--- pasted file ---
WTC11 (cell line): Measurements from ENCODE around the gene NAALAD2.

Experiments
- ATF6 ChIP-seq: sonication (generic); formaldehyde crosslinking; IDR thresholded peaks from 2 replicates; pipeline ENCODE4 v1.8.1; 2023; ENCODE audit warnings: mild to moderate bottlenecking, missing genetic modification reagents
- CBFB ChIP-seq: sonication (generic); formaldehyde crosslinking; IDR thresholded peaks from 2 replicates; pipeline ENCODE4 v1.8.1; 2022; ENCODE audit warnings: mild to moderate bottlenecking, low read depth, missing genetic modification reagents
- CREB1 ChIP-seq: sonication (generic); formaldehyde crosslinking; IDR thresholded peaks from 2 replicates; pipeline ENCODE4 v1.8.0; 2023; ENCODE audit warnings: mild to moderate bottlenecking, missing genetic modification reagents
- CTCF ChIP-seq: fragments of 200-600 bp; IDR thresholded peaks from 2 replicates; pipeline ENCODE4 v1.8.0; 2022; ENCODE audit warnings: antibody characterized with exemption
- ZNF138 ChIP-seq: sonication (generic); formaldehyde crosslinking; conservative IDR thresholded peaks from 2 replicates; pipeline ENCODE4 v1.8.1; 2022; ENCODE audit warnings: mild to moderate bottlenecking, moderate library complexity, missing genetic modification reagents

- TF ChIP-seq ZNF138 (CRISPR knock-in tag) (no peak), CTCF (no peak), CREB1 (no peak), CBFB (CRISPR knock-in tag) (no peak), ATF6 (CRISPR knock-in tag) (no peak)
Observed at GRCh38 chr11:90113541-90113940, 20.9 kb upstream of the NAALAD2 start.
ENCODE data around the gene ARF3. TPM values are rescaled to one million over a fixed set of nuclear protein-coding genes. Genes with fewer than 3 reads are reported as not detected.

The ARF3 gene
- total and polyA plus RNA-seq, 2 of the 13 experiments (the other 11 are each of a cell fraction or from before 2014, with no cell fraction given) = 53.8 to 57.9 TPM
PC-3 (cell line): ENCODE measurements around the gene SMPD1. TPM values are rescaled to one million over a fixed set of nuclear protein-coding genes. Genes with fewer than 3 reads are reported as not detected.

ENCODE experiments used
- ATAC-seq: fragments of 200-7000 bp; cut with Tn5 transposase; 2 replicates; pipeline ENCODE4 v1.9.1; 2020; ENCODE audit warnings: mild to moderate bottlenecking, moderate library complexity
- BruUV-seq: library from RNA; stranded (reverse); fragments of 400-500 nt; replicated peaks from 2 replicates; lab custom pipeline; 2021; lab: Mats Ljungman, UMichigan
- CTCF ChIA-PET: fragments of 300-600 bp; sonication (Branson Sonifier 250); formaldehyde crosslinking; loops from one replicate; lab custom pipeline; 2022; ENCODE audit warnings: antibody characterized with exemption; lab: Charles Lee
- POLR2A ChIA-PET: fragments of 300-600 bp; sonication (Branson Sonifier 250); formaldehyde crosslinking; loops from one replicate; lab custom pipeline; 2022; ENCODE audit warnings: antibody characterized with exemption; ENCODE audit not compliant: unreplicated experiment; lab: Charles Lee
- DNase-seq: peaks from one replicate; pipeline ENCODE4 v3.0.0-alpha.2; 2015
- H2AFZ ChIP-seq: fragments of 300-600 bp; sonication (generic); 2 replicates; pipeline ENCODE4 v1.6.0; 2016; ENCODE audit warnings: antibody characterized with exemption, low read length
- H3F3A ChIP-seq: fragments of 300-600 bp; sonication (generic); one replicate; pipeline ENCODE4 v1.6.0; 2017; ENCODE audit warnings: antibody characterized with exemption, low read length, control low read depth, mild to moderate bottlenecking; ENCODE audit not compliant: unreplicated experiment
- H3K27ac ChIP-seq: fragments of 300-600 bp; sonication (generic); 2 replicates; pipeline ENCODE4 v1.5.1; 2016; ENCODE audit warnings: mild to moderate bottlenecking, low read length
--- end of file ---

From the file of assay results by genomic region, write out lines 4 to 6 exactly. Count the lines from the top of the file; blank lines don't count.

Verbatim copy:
- CBFB ChIP-seq: sonication (generic); formaldehyde crosslinking; IDR thresholded peaks from 2 replicates; pipeline ENCODE4 v1.8.1; 2022; ENCODE audit warnings: mild to moderate bottlenecking, low read depth, missing genetic modification reagents
- CREB1 ChIP-seq: sonication (generic); formaldehyde crosslinking; IDR thresholded peaks from 2 replicates; pipeline ENCODE4 v1.8.0; 2023; ENCODE audit warnings: mild to moderate bottlenecking, missing genetic modification reagents
- CTCF ChIP-seq: fragments of 200-600 bp; IDR thresholded peaks from 2 replicates; pipeline ENCODE4 v1.8.0; 2022; ENCODE audit warnings: antibody characterized with exemption